T. Lipiński and A. Wach

Abstract

Non-metallic inclusions found in steel can affect its performance characteristics. Their impact depends not only on their quality, but also, among others, on their size and distribution in the steel volume. The literature mainly describes the results of tests on hard steels, particularly bearing steels. The amount of non-metallic inclusions found in steel with a medium carbon content melted under industrial conditions is rarely presented in the literature. The tested steel was melted in an electric arc furnace and then desulfurized and argonrefined. Seven typical industrial melts were analyzed, in which ca. 75% secondary raw materials were used. The amount of non-metallic inclusions was determined by optical and extraction methods. The test results are presented using stereometric indices. Inclusions are characterized by measuring ranges. The chemical composition of steel and contents of inclusions in every melts are presented. The results are shown in graphical form. The presented analysis of the tests results on the amount and size of non-metallic inclusions can be used to assess them operational strength and durability of steel melted and refined in the desulfurization and argon refining processes.

Open access

T. Lipiński

Abstract

The article discusses the effect of distance between submicroscopic oxide impurities (up to 2 μm in size) on the fatigue resistance coefficient of structural steel during rotary bending. The study was performed on 21 heats produced in an industrial plant. Fourteen heats were produced in 140 ton electric furnaces, and 7 heats were performed in a 100 ton oxygen converter. All heats were desulfurized. Furthermore seven heats from electrical furnaces were refined with argon, and heats from the converter were subjected to vacuum circulation degassing.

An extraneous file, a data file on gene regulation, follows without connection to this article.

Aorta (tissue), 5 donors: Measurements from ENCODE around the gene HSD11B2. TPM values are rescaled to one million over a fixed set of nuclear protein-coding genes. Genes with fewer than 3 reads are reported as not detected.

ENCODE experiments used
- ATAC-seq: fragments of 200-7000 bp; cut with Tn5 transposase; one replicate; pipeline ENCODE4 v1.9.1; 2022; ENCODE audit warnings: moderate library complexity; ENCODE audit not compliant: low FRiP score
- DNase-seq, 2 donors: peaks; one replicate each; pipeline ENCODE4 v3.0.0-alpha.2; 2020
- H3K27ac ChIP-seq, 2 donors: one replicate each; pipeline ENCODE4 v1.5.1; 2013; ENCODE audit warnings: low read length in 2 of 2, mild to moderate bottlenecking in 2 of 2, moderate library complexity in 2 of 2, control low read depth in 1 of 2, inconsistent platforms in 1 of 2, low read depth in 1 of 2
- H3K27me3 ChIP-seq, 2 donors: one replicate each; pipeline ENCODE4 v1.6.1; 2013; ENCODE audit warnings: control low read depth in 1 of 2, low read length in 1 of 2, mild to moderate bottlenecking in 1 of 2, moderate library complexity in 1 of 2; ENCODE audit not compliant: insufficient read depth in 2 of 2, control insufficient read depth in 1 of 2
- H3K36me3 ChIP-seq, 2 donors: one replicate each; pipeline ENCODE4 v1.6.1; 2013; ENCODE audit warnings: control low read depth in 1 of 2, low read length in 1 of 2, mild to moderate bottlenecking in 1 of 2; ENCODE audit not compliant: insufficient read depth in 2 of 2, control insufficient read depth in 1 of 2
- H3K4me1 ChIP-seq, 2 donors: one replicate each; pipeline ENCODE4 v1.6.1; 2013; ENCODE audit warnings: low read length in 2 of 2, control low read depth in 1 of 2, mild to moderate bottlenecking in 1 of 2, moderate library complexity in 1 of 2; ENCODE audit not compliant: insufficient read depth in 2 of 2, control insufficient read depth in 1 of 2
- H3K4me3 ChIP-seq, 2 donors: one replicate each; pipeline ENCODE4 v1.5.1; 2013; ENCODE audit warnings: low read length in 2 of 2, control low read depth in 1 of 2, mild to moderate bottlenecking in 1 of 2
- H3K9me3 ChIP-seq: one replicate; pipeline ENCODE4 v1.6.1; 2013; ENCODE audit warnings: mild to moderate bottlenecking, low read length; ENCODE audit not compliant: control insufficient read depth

Steel sections with a diameter of 18 mm were hardened from austenitizing by 30 minutes in temperature 880°C and tempered at a temperature of 200, 300, 400, 500 and 600°C. The experimental variants were compared in view of the applied melting technology and heat treatment options. The results were presented graphically and mathematically. The fatigue resistance coefficient of structural steel with the effect of spacing between submicroscopic oxide impurities was determined during rotary bending. The results revealed that fatigue resistance coefficient k is determined by the distance between submicroscopic non-metallic inclusions and tempering temperature.

Open access

T. Lipiński, A. Wach and E. Detyna

Abstract

The article discusses the effect of large oxide impurities (a diameter larger than 10 μm in size) on the fatigue resistance of structural steel of high purity during rotary bending. The study was performed on 7 heats produced in an industrial plant. The heats were produced in 140 ton electric furnaces. All heats were desulfurized.

The experimental material consisted of semi-finished products of high-grade, carbon structural steel with: manganese, chromium, nickel, molybdenum and boron. Steel sections with a diameter of 18 mm were hardened from austenitizing by 30 minutes in temperature 880°C and tempered at a temperature of 200, 300, 400, 500 and 600°C for 120 minutes and air-cooled. The experimental variants were compared in view of the heat treatment options. Fatigue tests were performed with the use of a rotary bending machine at a frequency of 6000 cpm. The results were statistical processed and presented in graphic form.

This paper discusses the results of the relative volume of large impurities, the fatigue strength for various heat processing options.

Open access

P. Matysik, M. Chojnacki, S. Jóźwiak, T. Czujko and S. Lipiński

In this paper the possibility of using X-ray computed tomography (CT) in quantitative metallographic studies of homogeneous and composite materials is presented. Samples of spheroidal cast iron, Fe-Ti powder mixture compact and epoxy composite reinforced with glass fibers, were subjected to comparative structural tests. Volume fractions of each of the phase structure components were determined by conventional methods with the use of a scanning electron microscopy (SEM) and X-ray diffraction (XRD) quantitative analysis methods. These results were compared with those obtained by the method of spatial analysis of the reconstructed CT image. Based on the comparative analysis, taking into account the selectivity of data verification methods and the accuracy of the obtained results, the authors conclude that the method of computed tomography is suitable for quantitative analysis of several types of structural materials.